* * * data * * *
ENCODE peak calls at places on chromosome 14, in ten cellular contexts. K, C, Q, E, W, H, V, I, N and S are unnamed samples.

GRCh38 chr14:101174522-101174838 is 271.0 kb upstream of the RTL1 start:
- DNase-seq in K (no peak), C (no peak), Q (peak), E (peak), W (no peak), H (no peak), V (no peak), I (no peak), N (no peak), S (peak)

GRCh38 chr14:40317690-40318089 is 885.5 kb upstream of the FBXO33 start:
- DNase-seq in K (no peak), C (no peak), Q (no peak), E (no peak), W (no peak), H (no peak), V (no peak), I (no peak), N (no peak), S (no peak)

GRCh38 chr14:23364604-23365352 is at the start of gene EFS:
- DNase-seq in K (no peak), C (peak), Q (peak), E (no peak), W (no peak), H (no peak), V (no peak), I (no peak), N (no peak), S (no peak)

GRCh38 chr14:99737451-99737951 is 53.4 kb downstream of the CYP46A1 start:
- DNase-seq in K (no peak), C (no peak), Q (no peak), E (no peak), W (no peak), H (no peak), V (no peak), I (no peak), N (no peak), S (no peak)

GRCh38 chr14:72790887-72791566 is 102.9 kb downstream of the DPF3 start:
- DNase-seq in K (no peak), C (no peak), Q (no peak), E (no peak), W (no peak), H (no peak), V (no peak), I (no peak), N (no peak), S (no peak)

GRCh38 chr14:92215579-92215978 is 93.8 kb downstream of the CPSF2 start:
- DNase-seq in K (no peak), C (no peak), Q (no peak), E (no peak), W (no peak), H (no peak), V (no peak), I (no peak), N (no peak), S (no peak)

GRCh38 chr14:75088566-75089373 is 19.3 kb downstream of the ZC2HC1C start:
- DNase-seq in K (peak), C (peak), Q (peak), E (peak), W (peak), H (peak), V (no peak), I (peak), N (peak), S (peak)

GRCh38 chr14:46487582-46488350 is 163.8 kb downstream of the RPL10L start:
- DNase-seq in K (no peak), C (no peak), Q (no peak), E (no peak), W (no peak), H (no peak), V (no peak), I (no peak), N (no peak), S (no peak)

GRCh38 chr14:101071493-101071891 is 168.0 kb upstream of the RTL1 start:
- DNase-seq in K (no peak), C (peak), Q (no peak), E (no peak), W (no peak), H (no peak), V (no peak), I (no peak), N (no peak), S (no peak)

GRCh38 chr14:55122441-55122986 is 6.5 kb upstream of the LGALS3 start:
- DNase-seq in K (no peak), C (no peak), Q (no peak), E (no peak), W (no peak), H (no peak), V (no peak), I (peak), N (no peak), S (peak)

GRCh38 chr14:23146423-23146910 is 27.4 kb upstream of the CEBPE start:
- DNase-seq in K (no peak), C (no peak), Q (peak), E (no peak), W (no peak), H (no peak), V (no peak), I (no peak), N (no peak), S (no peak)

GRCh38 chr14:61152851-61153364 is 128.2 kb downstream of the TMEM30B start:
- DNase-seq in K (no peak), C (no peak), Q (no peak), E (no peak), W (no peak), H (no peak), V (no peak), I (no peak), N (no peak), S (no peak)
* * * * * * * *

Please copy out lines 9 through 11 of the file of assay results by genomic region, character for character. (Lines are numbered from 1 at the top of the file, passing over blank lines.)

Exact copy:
- DNase-seq in K (no peak), C (no peak), Q (no peak), E (no peak), W (no peak), H (no peak), V (no peak), I (no peak), N (no peak), S (no peak)

GRCh38 chr14:72790887-72791566 is 102.9 kb downstream of the DPF3 start:
- DNase-seq in K (no peak), C (no peak), Q (no peak), E (no peak), W (no peak), H (no peak), V (no peak), I (no peak), N (no peak), S (no peak)